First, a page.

The question of Jewish ancestry has been the subject of controversy for over two centuries and has yet to be resolved. The “Rhineland Hypothesis” proposes that Eastern European Jews emerged from a small group of German Jews who migrated eastward and expanded rapidly. Alternatively, the “Khazarian Hypothesis” suggests that Eastern European descended from Judean tribes who joined the Khazars, an amalgam of Turkic clans that settled the Caucasus in the early centuries CE and converted to Judaism in the 8th century. The Judaized Empire was continuously reinforced with Mesopotamian and Greco-Roman Jews until the 13th century.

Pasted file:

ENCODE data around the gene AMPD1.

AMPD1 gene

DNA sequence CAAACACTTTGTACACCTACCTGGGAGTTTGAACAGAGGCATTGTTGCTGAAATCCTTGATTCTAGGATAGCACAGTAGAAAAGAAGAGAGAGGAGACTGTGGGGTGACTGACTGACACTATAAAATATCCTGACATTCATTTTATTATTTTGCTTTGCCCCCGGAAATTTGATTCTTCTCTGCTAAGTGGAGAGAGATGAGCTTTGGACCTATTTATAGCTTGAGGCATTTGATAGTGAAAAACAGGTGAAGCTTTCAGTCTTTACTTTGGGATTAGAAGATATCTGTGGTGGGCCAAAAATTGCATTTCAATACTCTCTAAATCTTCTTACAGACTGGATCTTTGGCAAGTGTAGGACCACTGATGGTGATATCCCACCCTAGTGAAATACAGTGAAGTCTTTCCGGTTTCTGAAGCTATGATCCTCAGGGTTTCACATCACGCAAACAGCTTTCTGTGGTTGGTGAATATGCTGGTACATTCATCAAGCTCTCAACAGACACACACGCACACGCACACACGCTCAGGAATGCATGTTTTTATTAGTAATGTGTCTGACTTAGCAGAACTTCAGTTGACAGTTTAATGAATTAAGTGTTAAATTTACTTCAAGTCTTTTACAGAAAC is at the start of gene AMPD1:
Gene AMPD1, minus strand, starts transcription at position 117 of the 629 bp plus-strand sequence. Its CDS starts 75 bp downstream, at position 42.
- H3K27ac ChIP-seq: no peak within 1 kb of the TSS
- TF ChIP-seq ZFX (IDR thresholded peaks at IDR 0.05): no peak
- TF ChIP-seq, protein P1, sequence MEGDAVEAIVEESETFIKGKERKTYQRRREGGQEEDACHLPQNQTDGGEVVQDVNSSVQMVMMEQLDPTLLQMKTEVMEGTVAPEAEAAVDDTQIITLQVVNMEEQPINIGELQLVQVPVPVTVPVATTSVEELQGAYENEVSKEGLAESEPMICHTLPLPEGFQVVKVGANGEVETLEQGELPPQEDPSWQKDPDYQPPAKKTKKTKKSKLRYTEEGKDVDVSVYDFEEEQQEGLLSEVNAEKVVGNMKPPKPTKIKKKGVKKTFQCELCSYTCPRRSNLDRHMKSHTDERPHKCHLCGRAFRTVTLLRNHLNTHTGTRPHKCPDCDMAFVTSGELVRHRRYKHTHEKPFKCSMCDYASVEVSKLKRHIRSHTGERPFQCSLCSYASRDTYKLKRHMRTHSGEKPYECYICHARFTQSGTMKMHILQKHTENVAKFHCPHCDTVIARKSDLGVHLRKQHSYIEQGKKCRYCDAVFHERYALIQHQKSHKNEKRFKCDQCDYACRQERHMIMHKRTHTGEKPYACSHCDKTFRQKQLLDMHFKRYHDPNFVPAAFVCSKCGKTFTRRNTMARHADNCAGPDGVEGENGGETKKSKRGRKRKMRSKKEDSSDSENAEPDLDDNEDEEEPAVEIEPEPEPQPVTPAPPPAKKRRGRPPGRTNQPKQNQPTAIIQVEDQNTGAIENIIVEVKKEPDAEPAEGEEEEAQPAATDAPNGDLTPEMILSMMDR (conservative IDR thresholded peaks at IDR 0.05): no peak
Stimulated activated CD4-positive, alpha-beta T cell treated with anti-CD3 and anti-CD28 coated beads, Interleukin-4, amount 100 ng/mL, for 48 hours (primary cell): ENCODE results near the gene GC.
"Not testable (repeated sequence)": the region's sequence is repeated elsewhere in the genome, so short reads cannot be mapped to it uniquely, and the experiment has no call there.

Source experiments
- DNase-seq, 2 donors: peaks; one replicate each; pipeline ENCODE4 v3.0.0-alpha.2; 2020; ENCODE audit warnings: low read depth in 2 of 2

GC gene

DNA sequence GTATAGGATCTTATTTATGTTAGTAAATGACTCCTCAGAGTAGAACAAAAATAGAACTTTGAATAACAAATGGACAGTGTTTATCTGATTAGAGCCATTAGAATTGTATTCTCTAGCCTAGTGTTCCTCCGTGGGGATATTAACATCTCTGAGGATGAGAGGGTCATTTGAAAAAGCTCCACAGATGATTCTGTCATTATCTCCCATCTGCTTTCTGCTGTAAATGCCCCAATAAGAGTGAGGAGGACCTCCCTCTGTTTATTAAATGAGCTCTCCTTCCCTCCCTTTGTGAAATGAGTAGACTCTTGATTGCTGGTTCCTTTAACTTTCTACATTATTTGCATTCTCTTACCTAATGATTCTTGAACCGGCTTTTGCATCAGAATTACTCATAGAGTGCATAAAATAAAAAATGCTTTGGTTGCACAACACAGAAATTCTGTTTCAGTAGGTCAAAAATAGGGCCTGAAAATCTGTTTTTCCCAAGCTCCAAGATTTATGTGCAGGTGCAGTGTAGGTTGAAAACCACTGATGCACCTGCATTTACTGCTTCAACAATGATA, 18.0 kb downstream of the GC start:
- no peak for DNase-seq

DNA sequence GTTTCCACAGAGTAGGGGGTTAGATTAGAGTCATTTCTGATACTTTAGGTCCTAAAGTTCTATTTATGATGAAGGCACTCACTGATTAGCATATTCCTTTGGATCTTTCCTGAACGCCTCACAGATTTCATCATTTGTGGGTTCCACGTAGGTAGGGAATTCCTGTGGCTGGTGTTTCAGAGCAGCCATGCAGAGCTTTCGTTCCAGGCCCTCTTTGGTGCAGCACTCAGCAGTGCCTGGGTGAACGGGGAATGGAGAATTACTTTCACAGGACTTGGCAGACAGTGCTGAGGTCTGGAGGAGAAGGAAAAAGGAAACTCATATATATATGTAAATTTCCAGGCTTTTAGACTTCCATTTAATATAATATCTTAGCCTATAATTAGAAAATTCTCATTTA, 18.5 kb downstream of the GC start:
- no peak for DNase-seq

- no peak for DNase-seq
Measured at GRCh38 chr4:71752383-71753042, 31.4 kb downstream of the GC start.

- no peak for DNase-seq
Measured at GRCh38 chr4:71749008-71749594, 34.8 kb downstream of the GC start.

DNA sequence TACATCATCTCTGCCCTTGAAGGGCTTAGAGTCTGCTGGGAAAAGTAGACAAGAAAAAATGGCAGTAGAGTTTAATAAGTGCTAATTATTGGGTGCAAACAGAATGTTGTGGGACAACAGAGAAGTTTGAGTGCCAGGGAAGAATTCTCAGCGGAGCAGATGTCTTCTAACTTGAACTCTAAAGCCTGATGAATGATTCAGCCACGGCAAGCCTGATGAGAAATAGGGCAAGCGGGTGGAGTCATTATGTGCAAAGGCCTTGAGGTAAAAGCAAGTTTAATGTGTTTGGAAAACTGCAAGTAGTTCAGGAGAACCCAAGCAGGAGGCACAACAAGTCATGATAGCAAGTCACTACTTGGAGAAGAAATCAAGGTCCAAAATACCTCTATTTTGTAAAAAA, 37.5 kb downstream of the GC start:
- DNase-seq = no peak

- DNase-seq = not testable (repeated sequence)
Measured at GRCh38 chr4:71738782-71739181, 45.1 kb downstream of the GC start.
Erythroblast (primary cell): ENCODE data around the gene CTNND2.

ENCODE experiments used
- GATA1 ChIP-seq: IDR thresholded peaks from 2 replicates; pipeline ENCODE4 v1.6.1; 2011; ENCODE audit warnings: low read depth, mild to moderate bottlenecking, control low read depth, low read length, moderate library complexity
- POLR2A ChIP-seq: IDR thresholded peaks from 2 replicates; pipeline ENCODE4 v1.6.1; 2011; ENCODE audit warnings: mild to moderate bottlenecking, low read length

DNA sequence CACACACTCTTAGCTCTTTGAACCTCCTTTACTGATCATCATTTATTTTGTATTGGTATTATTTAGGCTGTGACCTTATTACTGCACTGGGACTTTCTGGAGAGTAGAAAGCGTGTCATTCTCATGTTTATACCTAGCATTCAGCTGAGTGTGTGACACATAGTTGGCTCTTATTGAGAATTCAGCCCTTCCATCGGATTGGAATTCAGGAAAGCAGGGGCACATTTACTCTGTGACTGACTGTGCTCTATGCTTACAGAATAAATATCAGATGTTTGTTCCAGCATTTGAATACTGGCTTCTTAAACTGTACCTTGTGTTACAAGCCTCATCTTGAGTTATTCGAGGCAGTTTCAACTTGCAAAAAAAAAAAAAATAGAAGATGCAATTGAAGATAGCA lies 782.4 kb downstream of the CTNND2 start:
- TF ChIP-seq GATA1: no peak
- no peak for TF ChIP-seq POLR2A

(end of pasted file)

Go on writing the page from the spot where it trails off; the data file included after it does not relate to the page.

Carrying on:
Following the collapse of their empire, the Judeo-Khazars fled to Eastern Europe. The rise of European Jewry is therefore explained by the contribution of the Judeo-Khazars. Thus far, however, their contribution has been estimated only empirically; the absence of genome-wide data from Caucasus populations precluded testing the Khazarian Hypothesis. Recent sequencing of modern Caucasus populations prompted us to revisit the Khazarian Hypothesis and compare it with the Rhineland Hypothesis. We applied a wide range of population genetic analyses — including principal component, biogeographical origin, admixture, identity by descent, allele sharing distance, and uniparental analyses — to compare these two hypotheses. Our findings support the Khazarian Hypothesis and portray the European Jewish genome as a mosaic of Caucasus, European, and Semitic ancestries, thereby consolidating previous contradictory reports of Jewish ancestry.
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